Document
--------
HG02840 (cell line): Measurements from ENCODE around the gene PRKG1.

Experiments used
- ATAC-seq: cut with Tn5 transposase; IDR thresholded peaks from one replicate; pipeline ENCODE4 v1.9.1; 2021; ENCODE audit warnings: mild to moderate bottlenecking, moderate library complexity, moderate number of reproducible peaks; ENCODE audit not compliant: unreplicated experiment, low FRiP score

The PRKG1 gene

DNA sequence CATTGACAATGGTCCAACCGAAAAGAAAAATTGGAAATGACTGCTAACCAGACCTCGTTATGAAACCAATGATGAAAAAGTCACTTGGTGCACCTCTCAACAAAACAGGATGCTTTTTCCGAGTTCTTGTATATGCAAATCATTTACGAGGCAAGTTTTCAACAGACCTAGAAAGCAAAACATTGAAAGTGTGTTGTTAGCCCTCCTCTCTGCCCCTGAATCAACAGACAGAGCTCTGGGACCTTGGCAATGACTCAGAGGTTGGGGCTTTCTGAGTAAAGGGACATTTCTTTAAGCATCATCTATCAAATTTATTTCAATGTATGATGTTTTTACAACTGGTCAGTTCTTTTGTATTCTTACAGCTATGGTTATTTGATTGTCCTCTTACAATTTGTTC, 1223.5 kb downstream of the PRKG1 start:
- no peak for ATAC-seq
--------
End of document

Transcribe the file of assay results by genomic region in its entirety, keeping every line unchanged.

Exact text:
HG02840 (cell line): Measurements from ENCODE around the gene PRKG1.

Experiments used
- ATAC-seq: cut with Tn5 transposase; IDR thresholded peaks from one replicate; pipeline ENCODE4 v1.9.1; 2021; ENCODE audit warnings: mild to moderate bottlenecking, moderate library complexity, moderate number of reproducible peaks; ENCODE audit not compliant: unreplicated experiment, low FRiP score

The PRKG1 gene

DNA sequence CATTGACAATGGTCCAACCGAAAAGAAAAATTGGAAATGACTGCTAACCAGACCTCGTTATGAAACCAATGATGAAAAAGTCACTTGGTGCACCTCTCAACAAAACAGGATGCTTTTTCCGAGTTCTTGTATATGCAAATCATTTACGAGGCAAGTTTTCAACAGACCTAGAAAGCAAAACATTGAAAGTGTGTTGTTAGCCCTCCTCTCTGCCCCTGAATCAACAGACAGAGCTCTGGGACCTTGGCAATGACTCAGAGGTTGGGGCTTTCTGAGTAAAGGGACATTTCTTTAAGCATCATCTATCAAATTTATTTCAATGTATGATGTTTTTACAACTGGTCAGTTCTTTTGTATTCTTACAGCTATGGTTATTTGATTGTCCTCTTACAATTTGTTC, 1223.5 kb downstream of the PRKG1 start:
- no peak for ATAC-seq